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    What about the argument from beauty? It's fairly obvious that arguing that the "beauty" of the world provides evidence for God's existence is nonsensical, because beauty is created inside our heads and not an aspect of the outside world. We adapted to enjoy music or experience taste. I'm asking if there is anything in religious doctrine which similarly relies on anthropomorphizing. If you believed in a thunder god who made thunderstorms happen when he got angry, that's typical anthropomorphism. If you also knew about evolutionary psychology, you could create a strong argument against your own religious belief even if you knew nothing about meteorology, because the simplest explanation is never going to be one in which the natural 'agents' you observe are intelligent and purposeful.
     
  18. Plotinus

    Plotinus Philosopher Administrator

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    Sure, one can't transpose archaic-era beliefs onto the hellenistic era. But it's not really relevant, given that we're talking about a Hebrew text. The Septuagint translators evidently did a good job here expressing the Hebrew, but still, analysis of the Greek word is not going to tell you what the Hebrew means; at best it will tell you what the translator thought it meant. Note also that some of the books in the Septuagint (although not Genesis) are not simply translations but quite free re-workings of the original.

    (Interesting historical point: Origen learned Hebrew specifically to understand not the Hebrew original but the Septuagint translation, because like all early Christians he believed it was the Greek translation, not the Hebrew original, that was inspired - but he thought that understanding the original would shed light on what the translators intended. So he was working in the opposite direction, as it were.)
     
  19. Kyriakos

    Kyriakos Alien spiral maker

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    Excellent bit of added info :D

    It reminded me of:

    :)
     
  20. Plotinus

    Plotinus Philosopher Administrator

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    That's assuming a naturalistic explanation for aesthetics, though. You're right that one can't use beauty as an argument for God's existence, but you're wrong about the reason. The reason isn't that beauty is just in our heads; it's that beauty could be just in our heads. The fact that we think things are beautiful is equally well explicable whether or not God exists. But you can't assume that the naturalistic explanation is true if you're considering the question whether God exists or not, because again you're begging the question - you're assuming an answer.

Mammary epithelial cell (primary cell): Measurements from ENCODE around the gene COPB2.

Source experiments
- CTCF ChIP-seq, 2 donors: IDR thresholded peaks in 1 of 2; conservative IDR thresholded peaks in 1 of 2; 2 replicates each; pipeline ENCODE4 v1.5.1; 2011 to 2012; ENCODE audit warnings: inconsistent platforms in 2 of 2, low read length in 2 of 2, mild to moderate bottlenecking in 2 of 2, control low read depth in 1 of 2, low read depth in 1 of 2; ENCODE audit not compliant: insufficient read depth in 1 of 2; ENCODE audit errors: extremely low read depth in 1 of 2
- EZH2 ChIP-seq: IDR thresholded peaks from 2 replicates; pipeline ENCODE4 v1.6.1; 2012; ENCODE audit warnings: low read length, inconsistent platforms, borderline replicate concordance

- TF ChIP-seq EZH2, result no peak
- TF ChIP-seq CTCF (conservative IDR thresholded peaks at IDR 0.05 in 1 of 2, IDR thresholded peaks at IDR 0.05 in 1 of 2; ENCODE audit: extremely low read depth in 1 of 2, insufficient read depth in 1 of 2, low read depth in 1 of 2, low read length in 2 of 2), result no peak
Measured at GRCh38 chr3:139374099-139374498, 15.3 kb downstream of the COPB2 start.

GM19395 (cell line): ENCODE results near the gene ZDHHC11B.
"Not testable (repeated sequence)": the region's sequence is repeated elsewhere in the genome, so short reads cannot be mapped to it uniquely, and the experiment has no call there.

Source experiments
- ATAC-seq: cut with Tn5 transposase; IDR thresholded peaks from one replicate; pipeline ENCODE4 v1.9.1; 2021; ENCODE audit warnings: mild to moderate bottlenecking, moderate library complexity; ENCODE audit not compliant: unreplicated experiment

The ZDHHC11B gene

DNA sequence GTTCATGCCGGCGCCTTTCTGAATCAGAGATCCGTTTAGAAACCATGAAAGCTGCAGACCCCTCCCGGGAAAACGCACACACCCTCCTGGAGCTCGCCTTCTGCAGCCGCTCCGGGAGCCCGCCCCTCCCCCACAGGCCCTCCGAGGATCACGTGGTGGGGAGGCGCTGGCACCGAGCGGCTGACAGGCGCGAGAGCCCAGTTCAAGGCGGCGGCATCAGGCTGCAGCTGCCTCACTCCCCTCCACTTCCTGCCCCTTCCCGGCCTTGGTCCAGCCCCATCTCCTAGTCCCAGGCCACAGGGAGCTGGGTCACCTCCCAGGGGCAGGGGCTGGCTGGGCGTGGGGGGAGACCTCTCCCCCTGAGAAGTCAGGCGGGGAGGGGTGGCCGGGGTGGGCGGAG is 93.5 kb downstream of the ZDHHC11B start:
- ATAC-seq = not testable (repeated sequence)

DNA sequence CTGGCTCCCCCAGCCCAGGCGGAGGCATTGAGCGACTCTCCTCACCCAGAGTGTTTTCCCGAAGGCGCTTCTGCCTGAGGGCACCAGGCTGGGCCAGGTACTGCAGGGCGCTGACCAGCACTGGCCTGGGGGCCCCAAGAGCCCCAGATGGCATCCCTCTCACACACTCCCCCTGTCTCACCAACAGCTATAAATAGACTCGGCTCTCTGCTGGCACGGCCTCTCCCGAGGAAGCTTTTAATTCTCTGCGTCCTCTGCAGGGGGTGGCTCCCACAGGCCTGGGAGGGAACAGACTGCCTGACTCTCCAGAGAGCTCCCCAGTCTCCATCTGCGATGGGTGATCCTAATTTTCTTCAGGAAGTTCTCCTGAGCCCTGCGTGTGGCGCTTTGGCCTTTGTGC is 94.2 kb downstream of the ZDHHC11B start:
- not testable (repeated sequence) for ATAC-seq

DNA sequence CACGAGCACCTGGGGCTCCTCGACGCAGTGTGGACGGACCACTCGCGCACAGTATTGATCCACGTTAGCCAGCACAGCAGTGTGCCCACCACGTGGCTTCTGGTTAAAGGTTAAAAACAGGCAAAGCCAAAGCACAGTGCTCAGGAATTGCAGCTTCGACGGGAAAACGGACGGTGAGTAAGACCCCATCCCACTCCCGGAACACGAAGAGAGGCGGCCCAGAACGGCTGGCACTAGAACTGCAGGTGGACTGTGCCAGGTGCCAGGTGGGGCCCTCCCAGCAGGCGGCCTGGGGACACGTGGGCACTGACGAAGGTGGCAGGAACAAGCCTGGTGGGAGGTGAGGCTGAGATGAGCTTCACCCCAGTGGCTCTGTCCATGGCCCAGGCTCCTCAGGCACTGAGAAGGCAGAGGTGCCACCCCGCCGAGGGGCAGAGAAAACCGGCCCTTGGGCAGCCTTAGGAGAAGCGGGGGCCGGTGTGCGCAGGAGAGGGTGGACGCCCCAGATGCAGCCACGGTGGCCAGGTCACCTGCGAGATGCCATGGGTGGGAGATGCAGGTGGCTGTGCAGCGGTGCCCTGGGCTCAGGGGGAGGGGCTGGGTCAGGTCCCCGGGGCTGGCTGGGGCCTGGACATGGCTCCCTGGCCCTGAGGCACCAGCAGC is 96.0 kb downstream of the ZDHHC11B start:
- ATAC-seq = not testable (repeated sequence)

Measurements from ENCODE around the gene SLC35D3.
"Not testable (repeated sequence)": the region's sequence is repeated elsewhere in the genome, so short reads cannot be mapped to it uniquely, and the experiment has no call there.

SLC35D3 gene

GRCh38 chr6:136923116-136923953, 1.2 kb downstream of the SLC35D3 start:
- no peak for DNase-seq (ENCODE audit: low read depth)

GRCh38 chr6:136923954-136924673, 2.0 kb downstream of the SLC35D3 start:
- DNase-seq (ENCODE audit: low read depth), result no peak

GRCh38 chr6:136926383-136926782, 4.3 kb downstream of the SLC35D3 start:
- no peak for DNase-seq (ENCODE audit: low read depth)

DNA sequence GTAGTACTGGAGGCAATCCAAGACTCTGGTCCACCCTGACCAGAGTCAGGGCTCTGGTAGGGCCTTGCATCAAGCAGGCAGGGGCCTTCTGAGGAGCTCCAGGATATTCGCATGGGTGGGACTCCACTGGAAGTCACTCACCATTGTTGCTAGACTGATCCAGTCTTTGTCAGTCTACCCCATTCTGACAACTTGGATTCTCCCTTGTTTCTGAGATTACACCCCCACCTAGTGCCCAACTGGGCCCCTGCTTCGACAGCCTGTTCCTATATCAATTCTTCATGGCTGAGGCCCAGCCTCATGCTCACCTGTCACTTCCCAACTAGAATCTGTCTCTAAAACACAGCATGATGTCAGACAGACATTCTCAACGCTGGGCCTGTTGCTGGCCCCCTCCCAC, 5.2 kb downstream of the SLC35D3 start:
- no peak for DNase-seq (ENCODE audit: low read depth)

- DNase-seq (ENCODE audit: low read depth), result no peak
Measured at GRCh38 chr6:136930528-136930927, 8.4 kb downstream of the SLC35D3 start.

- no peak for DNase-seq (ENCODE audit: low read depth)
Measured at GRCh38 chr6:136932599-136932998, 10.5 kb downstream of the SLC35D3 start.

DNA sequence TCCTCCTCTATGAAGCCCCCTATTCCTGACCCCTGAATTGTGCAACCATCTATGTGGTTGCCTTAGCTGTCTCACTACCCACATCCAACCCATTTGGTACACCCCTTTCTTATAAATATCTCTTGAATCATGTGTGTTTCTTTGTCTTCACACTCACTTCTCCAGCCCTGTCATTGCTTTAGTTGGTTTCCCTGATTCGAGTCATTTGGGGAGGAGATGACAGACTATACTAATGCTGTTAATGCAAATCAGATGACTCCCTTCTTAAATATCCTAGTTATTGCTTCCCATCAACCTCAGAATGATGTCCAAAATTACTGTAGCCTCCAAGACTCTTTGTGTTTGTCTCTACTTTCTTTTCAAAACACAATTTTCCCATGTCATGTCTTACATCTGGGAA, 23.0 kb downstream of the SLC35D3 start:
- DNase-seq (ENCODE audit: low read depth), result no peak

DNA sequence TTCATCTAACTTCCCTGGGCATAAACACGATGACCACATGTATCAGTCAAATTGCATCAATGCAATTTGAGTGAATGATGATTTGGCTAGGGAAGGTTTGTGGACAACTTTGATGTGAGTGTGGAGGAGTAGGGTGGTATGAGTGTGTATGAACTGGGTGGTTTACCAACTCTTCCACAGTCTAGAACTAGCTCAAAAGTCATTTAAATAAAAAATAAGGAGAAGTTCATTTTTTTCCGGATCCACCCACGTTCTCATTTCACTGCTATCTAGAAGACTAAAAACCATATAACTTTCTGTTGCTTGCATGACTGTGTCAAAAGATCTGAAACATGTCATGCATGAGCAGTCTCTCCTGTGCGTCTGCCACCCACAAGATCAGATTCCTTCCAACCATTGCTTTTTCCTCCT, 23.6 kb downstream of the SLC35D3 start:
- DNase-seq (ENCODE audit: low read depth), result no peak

That would assume that that is why you believe in the thunder god, though. People often assume that religion developed as a sort of primitive attempt at science - an attempt to explain natural phenomena - but I don't know of any good evidence for this. It's surely just as plausible to suppose that people believed in gods anyway and only subsequently attributed natural phenomena to them, rather than that they believed in gods primarily as explanations for natural phenomena. Now you might say that belief in gods at all is anthropomorphising, no matter what the motive for the belief. That might be right. But I'm not sure that it undercuts the belief

    Why not? Richard Swinburne thinks that personal explanations are intrinsically simple, so the explanation "God did it" is simpler and therefore explanatorily more useful than an alternative naturalistic explanation (other things being equal). Your imaginary thunder-god theist knows of only one explanation for the thunder; the mere fact that he's aware of the human tendency to anthropomorphise natural phenomena might make him question the rationality or accuracy of this belief, but if it's the only explanation he's got for thunder, I'm not sure why he would abandon it. Just because we have a tendency to anthropomorphise doesn't mean we're always wrong to do so. After all, I'm assuming that the posts I see appearing in this thread are made by intelligent agents (well, most of them, more or less) not unlike myself. I know that human beings have a tendency to ascribe intelligence and agency to processes where there is none. Does it follow that I have good reason to doubt that the posts on this thread are made by intelligent agents? No, of course not. The presence of intelligent agents remains the best explanation for the existence of these posts. The thunder-god theist might reason similarly.